Administrative privileges for security reasons.
Only processes with Administrative privileges are able to open handles to the SCM (Service Control Manager) that can be used by the CreateService and LockServiceDatabase functions (see the MSDN article for details). In the article, you'll see that, for permissions to create a service you need the access right
SC_MANAGER_CREATE_SERVICE (0x0002), which is included in the generic access right,
GENERIC_WRITE. If you look a little further down the page, you'll see that only Administrators have access to this through
SC_MANAGER_ALL_ACCESS. The same goes for using InstallUtil.exe to install a .NET Windows service, as InstallUtil calls the native CreateService function.
An application installing a service would go through one of the two methods. It sounds like a very logical design which prevents security issues, as explained here:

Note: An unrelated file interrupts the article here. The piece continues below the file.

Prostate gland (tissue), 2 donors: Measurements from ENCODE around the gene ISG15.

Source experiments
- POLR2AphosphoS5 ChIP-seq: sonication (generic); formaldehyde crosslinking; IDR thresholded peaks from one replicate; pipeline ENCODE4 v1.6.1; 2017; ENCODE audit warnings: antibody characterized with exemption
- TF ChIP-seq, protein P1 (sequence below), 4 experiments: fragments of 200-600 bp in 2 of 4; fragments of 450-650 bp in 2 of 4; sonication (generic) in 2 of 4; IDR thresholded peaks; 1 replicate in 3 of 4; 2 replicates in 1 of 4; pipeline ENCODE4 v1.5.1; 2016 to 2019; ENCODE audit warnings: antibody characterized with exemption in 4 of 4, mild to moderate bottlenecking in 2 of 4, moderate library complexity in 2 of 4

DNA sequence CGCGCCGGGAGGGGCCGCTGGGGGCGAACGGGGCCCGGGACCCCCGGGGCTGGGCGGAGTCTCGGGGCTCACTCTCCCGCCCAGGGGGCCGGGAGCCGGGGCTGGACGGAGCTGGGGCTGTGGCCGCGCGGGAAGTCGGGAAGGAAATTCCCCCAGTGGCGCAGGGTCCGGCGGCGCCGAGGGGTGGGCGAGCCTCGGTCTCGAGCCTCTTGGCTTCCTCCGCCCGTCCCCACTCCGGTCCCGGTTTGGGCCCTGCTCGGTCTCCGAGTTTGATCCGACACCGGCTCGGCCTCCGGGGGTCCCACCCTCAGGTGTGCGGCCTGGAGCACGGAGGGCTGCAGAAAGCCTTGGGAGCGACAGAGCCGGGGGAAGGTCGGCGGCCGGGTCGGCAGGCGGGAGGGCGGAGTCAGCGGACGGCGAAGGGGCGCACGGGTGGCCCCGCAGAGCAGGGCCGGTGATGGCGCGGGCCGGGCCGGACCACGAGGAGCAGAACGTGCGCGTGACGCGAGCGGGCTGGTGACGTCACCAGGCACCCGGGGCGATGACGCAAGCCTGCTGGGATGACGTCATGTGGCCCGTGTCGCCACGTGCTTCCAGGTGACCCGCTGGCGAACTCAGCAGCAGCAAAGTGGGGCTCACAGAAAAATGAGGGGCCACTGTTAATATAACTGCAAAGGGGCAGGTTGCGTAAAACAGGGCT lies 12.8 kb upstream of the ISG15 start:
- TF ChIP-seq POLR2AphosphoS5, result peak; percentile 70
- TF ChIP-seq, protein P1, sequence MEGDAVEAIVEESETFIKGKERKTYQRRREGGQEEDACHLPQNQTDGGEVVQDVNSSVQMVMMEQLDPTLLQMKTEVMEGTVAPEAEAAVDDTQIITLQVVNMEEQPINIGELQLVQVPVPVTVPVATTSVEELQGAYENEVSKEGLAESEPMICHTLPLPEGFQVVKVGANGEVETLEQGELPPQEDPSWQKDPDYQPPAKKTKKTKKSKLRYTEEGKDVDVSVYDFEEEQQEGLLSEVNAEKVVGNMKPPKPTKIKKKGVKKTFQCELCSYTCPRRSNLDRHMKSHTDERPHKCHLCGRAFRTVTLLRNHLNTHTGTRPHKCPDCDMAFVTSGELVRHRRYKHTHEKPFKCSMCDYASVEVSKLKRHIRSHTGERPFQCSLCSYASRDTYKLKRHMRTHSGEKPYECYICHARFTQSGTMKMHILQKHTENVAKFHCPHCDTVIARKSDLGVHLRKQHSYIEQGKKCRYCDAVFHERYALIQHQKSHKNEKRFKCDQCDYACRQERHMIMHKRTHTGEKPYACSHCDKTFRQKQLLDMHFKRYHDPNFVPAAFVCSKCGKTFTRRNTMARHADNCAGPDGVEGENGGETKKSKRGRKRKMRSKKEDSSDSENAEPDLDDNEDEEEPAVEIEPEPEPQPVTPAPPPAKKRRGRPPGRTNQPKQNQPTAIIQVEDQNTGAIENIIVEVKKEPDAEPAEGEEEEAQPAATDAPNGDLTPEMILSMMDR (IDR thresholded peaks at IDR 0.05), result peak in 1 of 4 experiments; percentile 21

Actually, this design in Windows makes
sense. It is the result of security
consideration. Windows Service
normally runs under a high privilege
account, if a normal account can
install an unknown service, it is easy
for the malicious user to elevate his
privilege. For example, he can use
installutil.exe to install a hack
service which runs under Local Service
account. Then, when the service runs
the entire machine will be controlled
by the hacker with normal user
account. This is really a security
hole. So Windows only allows
Administrators to install a service.